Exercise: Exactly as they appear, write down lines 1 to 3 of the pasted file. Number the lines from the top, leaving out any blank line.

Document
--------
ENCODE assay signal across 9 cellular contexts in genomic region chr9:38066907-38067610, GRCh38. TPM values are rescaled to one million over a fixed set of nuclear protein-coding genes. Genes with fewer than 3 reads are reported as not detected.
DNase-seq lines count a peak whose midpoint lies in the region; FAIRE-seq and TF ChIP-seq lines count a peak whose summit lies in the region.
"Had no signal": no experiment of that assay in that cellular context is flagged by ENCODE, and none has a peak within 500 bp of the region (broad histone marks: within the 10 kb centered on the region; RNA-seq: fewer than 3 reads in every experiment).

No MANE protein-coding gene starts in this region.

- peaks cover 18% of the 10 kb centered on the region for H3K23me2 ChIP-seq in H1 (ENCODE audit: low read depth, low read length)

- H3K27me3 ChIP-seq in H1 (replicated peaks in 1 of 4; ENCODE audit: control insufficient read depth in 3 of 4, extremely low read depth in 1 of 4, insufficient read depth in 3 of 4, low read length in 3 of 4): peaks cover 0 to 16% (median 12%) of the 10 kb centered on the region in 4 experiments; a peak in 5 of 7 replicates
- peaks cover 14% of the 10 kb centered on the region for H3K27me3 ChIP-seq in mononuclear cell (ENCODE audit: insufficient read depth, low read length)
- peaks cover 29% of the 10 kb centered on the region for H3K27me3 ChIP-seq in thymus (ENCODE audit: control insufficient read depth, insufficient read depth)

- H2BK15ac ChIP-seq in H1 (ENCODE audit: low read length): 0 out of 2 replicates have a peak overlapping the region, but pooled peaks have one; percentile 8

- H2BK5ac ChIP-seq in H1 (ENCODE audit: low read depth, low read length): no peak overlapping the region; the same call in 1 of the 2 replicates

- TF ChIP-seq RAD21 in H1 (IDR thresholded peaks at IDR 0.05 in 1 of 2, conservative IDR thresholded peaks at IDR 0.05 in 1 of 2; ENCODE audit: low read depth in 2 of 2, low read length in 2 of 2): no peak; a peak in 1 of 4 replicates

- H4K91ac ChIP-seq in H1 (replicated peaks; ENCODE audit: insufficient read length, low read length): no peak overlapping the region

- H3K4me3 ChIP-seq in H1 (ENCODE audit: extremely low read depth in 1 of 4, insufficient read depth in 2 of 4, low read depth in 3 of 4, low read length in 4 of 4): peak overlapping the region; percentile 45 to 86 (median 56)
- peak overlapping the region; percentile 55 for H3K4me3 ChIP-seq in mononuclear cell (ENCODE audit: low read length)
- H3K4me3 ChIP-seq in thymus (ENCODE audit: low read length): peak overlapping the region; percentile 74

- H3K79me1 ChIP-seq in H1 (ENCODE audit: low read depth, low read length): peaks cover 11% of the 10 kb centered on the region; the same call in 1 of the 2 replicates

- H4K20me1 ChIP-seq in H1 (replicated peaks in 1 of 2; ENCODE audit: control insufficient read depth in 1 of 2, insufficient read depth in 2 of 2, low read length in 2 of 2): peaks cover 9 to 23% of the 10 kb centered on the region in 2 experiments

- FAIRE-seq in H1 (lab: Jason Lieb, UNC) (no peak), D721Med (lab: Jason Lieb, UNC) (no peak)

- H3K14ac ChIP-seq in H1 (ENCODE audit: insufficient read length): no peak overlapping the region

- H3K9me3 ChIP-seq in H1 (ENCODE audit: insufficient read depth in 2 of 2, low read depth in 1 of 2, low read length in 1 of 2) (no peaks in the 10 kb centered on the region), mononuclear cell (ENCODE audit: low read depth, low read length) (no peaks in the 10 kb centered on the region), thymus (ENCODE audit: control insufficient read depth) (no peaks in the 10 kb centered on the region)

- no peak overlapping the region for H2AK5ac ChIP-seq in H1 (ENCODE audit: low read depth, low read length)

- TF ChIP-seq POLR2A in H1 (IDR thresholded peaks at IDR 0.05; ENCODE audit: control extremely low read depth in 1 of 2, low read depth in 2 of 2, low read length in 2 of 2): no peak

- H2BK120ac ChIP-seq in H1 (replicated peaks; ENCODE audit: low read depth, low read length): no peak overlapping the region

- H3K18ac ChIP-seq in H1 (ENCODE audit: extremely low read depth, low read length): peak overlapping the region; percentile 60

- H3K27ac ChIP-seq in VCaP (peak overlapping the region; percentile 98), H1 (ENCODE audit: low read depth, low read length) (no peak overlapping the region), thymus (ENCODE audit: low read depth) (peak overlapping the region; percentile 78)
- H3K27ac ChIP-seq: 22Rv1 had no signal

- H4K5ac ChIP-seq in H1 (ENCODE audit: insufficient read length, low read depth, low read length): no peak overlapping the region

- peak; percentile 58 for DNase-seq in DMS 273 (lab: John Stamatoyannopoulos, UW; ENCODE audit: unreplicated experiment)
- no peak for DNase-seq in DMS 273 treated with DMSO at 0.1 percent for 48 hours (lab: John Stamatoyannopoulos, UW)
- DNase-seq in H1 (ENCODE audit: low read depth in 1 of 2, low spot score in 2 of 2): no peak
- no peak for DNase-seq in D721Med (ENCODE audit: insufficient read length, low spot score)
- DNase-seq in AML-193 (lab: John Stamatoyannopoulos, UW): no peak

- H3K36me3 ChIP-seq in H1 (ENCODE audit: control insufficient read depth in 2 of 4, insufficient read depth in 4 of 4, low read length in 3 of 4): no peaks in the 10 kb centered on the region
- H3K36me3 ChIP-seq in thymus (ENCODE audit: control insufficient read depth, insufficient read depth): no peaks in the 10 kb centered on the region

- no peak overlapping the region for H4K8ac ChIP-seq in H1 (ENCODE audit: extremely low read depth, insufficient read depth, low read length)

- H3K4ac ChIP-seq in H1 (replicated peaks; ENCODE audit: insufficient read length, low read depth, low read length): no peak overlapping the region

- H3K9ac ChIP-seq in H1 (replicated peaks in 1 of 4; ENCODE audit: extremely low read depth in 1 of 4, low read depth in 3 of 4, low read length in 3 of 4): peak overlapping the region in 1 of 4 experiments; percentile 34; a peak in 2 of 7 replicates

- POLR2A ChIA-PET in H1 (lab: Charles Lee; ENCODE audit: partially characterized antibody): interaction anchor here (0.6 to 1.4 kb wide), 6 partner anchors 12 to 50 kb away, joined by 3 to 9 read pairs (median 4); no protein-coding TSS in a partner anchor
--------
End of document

ENCODE assay signal across 9 cellular contexts in genomic region chr9:38066907-38067610, GRCh38. TPM values are rescaled to one million over a fixed set of nuclear protein-coding genes. Genes with fewer than 3 reads are reported as not detected.
DNase-seq lines count a peak whose midpoint lies in the region; FAIRE-seq and TF ChIP-seq lines count a peak whose summit lies in the region.
"Had no signal": no experiment of that assay in that cellular context is flagged by ENCODE, and none has a peak within 500 bp of the region (broad histone marks: within the 10 kb centered on the region; RNA-seq: fewer than 3 reads in every experiment).